In the labs, offices and patient rooms across the Institute of Living campus in Hartford, researchers perform cutting-edge work every day to help improve diagnosis and treatment of mental illness.

Three main hubs of research on the campus — the Olin Neuropsychiatry Research Center, Anxiety Disorders Center and Clinical Trials Unit — work with government, industry and private foundation funding totaling about $80.6 million since 2007.

Major research focuses at the IOL include:

  • Psychosis, including schizophrenia and bipolar disorders.
  • Attention Deficit Hyperactivity Disorder (ADHD).
  • Marijuana and driving.
  • Alcoholism.
  • Anxiety disorders.
  • Autism spectrum.
  • Depression.
  • Obesity.
  • Alzheimer’s disease.
  • Compulsive hoarding and Obsessive-Compulsive Disorder (OCD).
  • Substance abuse.
  • Clinical trials of new medications.

In Olin alone, there are six distinct research labs headed by individual investigators and their teams, many of whom tap the advanced technology on campus to test their hypotheses.

Available technology includes structural and functional MRIs, diffusion tensor imaging and spectroscopy, plus fully-equipped electrophysiology and transcutaneous magnetic stimulation labs and a DNA repository, said Dr. Godfrey Pearlson, director of the Olin Center.

“What distinguishes us is the fact that we’re studying the neurobiology of serious mental illness, from the point of view of electrophysiology, functional and structural brain measurements and genetics, and combining those with epidemiology to try and translate those discoveries into new treatments,” he explained.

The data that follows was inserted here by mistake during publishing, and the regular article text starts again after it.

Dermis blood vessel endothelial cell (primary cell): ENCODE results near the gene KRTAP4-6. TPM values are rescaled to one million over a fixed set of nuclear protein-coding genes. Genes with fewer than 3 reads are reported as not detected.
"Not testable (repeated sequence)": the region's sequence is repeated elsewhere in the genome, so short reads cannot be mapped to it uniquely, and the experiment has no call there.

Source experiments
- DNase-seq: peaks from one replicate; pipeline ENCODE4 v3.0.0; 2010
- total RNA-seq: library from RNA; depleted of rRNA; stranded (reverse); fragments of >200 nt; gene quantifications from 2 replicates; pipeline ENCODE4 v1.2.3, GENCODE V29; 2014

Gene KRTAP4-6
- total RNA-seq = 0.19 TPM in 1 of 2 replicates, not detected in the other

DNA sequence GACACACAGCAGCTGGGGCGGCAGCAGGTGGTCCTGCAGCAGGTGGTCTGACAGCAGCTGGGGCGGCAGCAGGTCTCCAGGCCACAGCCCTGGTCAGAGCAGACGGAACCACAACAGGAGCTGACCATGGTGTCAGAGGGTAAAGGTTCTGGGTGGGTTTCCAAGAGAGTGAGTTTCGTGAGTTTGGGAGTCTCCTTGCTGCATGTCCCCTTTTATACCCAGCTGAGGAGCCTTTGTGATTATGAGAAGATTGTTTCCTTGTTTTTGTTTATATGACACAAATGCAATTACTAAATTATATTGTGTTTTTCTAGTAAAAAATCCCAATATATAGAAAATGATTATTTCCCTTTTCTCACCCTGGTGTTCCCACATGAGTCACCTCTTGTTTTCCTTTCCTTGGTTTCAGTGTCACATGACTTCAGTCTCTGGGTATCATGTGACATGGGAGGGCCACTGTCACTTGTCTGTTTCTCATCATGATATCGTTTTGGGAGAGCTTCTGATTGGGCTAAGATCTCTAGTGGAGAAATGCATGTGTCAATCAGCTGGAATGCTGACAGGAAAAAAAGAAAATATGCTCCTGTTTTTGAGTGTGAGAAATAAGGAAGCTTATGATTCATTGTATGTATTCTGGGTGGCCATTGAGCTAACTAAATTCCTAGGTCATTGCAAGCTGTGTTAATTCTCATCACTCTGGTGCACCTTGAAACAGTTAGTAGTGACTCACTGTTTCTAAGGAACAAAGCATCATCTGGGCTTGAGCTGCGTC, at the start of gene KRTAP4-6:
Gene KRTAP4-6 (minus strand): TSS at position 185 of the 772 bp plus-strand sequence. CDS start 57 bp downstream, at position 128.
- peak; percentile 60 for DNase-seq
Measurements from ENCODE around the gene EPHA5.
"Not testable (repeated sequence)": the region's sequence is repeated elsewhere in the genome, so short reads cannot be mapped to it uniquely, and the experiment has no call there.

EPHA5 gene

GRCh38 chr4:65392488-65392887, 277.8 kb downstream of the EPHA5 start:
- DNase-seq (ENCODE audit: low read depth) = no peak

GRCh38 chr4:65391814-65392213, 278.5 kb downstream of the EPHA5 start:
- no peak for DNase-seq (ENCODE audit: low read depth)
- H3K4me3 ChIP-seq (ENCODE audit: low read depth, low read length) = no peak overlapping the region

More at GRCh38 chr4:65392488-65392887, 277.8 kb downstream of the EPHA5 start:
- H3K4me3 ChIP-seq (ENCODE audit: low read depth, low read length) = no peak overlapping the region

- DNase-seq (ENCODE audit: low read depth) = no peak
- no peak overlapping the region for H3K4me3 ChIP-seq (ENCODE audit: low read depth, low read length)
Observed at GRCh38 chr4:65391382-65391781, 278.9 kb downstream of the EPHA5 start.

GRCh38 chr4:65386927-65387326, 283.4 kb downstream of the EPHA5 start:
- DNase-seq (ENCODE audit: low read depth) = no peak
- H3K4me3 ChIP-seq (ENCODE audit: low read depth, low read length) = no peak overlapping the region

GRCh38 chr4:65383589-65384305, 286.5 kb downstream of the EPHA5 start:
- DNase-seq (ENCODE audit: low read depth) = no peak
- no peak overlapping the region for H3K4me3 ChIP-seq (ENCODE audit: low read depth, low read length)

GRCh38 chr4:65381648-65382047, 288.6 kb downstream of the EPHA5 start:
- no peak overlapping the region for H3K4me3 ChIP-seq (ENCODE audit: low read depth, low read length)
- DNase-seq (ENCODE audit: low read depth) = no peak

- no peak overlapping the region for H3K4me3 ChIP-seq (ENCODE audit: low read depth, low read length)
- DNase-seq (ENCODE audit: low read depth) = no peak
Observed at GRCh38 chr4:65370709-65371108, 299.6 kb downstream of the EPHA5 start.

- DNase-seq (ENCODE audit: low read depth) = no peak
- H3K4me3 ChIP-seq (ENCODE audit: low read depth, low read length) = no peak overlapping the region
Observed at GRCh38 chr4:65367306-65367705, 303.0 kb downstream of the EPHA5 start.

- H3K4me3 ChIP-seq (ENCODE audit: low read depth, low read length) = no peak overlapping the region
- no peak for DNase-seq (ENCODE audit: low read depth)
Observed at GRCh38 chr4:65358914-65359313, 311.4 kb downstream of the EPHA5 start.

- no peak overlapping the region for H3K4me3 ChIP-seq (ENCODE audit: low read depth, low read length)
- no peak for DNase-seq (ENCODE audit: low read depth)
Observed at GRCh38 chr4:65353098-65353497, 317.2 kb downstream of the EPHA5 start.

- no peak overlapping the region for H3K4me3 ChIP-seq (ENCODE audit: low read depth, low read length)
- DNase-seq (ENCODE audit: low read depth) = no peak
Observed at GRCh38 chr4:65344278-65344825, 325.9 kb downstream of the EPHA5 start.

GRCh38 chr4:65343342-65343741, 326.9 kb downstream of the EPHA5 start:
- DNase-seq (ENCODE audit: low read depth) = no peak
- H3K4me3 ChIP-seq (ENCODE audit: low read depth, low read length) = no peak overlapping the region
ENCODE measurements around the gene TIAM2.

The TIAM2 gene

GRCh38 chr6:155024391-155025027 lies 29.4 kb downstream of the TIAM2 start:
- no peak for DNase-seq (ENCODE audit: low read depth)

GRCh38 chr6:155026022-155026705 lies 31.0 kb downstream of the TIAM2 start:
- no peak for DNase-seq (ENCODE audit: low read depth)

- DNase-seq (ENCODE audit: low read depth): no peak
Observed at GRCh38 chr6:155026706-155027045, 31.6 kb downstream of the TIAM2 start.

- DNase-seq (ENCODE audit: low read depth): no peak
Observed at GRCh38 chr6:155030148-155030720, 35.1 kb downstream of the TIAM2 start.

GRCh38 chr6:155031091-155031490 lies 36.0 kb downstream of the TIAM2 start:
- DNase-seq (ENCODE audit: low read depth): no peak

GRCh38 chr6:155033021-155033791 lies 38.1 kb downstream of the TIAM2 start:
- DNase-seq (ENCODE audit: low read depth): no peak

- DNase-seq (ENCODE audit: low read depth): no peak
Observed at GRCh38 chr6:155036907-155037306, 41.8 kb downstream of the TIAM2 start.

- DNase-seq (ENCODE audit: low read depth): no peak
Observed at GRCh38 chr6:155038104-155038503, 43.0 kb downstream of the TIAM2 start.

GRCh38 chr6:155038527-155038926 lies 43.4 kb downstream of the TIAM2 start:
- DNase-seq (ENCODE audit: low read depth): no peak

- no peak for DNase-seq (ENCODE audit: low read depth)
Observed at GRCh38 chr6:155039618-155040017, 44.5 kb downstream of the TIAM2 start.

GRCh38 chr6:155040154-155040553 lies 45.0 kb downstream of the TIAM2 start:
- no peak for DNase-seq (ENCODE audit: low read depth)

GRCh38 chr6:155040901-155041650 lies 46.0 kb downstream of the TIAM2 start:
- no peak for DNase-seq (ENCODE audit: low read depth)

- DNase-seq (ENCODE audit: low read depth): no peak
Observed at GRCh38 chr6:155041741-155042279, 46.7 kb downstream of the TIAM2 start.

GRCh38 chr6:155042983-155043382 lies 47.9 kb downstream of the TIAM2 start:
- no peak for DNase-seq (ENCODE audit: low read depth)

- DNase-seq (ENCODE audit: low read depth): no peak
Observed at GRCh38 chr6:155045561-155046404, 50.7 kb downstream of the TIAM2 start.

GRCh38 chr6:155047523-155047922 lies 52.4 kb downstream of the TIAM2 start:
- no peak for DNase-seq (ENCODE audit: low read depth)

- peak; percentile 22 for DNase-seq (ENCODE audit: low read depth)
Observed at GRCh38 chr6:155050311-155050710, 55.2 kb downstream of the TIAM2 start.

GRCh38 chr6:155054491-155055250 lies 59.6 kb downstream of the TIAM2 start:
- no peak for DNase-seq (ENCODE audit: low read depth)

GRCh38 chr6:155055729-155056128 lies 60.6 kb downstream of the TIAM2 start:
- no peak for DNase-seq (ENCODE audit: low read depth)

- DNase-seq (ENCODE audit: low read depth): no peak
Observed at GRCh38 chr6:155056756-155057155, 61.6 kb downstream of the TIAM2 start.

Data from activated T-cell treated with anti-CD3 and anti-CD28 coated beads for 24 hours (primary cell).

Recent discoveries by IOL researchers include:

  • Biologic measures to classify psychotic illnesses into novel categories to connect patients with specific treatments.
  • Intranasal ketamine to reverse treatment-resistant depression and suicidal thoughts.
  • Distinct biological subtypes of ADHD.
  • Use of brain response to alcohol cues in 18-year-olds to predict future dysfunctional drinking.
  • Connection between heavy alcohol use in 18-year-olds over two years with brain hippocampal shrinkage, lower academic grades and lower memory scores.
  • Identification of hoarding as a distinct disorder, not a variant of OCD.
  • Biological overlap in the brain between Autism Spectrum Disorder and schizophrenia.
  • Ability to predict 60 percent of 12-month bariatric surgical weight loss by examining pre-surgical brain patterns.

“We focus on translating research directly into patient care,” Dr. Pearlson said. “We embed our research organizations into our clinical programs, so the people delivering care are getting the information, learning about the developments as they’re happening.”